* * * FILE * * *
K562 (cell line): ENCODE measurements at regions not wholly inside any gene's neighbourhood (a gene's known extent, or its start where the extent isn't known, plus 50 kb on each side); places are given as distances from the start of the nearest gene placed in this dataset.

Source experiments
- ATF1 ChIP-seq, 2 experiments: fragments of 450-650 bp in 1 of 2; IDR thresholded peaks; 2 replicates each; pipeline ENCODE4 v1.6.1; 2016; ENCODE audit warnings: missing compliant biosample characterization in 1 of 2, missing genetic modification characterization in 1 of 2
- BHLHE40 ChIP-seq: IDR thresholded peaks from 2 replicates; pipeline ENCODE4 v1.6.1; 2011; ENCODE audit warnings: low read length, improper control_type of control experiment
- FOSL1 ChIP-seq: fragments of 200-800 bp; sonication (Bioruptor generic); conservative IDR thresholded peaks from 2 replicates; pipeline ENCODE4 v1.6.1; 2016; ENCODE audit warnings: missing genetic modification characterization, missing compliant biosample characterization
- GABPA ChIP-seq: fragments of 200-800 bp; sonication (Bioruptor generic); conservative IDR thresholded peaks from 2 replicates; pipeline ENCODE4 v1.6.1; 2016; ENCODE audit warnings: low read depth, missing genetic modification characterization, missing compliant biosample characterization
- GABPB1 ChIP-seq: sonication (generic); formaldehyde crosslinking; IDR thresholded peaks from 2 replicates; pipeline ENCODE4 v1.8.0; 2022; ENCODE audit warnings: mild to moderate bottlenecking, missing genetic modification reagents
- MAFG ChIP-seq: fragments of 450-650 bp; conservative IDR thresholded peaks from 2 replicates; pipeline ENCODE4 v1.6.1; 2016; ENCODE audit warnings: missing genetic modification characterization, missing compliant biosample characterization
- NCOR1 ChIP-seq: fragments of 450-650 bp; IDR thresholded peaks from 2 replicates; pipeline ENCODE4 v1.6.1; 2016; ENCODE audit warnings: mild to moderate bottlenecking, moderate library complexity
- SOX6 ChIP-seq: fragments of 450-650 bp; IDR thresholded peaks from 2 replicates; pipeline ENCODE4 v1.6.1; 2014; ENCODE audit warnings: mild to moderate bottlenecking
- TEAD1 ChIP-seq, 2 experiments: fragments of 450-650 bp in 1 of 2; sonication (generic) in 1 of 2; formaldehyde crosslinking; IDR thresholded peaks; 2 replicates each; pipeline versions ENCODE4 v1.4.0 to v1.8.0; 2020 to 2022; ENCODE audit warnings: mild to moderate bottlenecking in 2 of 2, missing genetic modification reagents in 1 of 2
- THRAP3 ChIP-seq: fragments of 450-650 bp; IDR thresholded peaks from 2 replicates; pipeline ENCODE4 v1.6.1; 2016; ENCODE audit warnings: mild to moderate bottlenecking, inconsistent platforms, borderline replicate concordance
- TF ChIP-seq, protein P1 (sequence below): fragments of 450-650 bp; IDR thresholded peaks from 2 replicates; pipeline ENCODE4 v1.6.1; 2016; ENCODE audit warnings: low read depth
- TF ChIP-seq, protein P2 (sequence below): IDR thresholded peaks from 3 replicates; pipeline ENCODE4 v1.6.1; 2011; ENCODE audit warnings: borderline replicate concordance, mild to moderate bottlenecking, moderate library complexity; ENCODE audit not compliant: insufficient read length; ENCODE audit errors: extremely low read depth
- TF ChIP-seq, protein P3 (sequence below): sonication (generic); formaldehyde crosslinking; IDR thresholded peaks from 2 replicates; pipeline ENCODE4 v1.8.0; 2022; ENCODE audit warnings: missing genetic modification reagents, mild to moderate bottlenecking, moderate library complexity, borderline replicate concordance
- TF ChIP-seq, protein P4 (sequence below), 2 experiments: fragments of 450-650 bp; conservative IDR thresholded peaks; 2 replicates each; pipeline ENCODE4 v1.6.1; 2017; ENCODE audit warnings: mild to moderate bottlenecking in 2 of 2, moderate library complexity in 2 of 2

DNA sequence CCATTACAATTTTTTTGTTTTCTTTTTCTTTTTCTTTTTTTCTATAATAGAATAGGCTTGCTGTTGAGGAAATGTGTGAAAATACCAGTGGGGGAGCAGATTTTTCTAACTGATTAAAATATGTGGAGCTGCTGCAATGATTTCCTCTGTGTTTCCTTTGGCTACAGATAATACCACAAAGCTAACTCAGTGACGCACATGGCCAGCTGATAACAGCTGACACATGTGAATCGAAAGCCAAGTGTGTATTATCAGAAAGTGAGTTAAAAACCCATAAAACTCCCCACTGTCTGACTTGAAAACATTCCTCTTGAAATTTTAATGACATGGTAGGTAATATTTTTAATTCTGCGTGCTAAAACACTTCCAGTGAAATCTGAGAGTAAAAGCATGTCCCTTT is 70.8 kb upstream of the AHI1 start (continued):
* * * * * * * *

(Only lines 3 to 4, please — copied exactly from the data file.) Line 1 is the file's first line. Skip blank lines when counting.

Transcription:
- ATF1 ChIP-seq, 2 experiments: fragments of 450-650 bp in 1 of 2; IDR thresholded peaks; 2 replicates each; pipeline ENCODE4 v1.6.1; 2016; ENCODE audit warnings: missing compliant biosample characterization in 1 of 2, missing genetic modification characterization in 1 of 2
- BHLHE40 ChIP-seq: IDR thresholded peaks from 2 replicates; pipeline ENCODE4 v1.6.1; 2011; ENCODE audit warnings: low read length, improper control_type of control experiment